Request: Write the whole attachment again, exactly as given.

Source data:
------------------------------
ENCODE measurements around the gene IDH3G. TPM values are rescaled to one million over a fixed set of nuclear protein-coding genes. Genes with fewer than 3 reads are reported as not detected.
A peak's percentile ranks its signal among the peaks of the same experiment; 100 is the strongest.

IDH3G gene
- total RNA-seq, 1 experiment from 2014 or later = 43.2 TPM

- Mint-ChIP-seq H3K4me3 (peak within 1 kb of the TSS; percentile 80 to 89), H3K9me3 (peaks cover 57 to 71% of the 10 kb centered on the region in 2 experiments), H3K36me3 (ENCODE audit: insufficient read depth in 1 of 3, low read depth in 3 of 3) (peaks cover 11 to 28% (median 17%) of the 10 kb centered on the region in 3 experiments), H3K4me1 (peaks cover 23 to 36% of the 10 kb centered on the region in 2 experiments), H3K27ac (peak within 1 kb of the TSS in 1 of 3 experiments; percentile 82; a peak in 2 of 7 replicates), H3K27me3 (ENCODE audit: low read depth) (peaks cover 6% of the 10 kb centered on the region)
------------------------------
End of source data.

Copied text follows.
ENCODE measurements around the gene IDH3G. TPM values are rescaled to one million over a fixed set of nuclear protein-coding genes. Genes with fewer than 3 reads are reported as not detected.
A peak's percentile ranks its signal among the peaks of the same experiment; 100 is the strongest.

IDH3G gene
- total RNA-seq, 1 experiment from 2014 or later = 43.2 TPM

- Mint-ChIP-seq H3K4me3 (peak within 1 kb of the TSS; percentile 80 to 89), H3K9me3 (peaks cover 57 to 71% of the 10 kb centered on the region in 2 experiments), H3K36me3 (ENCODE audit: insufficient read depth in 1 of 3, low read depth in 3 of 3) (peaks cover 11 to 28% (median 17%) of the 10 kb centered on the region in 3 experiments), H3K4me1 (peaks cover 23 to 36% of the 10 kb centered on the region in 2 experiments), H3K27ac (peak within 1 kb of the TSS in 1 of 3 experiments; percentile 82; a peak in 2 of 7 replicates), H3K27me3 (ENCODE audit: low read depth) (peaks cover 6% of the 10 kb centered on the region)